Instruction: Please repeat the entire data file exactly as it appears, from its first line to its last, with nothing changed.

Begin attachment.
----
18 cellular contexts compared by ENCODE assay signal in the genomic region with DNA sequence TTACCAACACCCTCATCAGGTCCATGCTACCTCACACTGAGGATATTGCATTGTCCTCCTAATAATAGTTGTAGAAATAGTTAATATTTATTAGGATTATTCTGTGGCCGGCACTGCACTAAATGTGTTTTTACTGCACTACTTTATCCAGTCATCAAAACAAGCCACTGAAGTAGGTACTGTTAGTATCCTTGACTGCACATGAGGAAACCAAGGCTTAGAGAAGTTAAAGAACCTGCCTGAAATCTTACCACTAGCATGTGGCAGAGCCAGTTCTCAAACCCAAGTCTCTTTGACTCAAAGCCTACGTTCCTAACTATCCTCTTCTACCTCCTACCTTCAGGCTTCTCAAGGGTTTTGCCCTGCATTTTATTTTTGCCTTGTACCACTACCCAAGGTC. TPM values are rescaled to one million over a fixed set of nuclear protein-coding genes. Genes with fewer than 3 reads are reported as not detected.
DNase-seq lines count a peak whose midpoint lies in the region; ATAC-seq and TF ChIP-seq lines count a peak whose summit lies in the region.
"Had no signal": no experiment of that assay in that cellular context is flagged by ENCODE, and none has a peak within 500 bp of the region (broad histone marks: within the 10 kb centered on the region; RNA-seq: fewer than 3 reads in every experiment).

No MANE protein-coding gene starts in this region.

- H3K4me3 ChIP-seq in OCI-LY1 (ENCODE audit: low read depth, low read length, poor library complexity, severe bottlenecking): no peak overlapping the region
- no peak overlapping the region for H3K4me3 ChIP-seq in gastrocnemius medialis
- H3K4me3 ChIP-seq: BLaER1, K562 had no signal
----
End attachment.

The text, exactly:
18 cellular contexts compared by ENCODE assay signal in the genomic region with DNA sequence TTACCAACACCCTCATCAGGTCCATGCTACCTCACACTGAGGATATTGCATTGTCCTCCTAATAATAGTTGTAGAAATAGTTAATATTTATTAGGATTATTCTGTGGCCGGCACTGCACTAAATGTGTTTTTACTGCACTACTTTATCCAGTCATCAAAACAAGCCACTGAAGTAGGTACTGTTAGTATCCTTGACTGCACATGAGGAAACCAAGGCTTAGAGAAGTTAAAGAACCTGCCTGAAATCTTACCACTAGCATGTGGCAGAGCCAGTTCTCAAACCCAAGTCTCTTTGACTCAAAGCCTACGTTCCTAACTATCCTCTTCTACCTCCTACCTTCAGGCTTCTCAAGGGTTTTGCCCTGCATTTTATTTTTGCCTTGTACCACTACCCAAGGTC. TPM values are rescaled to one million over a fixed set of nuclear protein-coding genes. Genes with fewer than 3 reads are reported as not detected.
DNase-seq lines count a peak whose midpoint lies in the region; ATAC-seq and TF ChIP-seq lines count a peak whose summit lies in the region.
"Had no signal": no experiment of that assay in that cellular context is flagged by ENCODE, and none has a peak within 500 bp of the region (broad histone marks: within the 10 kb centered on the region; RNA-seq: fewer than 3 reads in every experiment).

No MANE protein-coding gene starts in this region.

- H3K4me3 ChIP-seq in OCI-LY1 (ENCODE audit: low read depth, low read length, poor library complexity, severe bottlenecking): no peak overlapping the region
- no peak overlapping the region for H3K4me3 ChIP-seq in gastrocnemius medialis
- H3K4me3 ChIP-seq: BLaER1, K562 had no signal